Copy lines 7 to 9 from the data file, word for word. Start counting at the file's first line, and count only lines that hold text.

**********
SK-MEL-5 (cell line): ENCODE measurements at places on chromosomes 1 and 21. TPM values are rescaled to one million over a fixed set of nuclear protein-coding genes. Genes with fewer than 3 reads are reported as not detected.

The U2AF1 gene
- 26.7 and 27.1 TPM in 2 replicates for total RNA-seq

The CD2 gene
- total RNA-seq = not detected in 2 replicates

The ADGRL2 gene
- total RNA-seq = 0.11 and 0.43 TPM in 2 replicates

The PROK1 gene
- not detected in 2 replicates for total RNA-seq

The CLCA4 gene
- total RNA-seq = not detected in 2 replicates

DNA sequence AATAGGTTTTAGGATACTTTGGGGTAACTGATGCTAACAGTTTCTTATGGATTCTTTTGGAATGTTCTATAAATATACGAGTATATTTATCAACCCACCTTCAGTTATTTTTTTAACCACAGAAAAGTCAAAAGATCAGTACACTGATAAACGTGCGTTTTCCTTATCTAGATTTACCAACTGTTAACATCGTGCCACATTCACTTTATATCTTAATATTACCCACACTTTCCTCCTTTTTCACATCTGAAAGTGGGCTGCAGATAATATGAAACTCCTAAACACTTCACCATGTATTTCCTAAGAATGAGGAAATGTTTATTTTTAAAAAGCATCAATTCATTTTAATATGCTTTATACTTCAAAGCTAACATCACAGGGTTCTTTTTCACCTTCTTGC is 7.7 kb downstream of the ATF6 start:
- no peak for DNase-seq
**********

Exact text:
- total RNA-seq = 0.11 and 0.43 TPM in 2 replicates

The PROK1 gene
- not detected in 2 replicates for total RNA-seq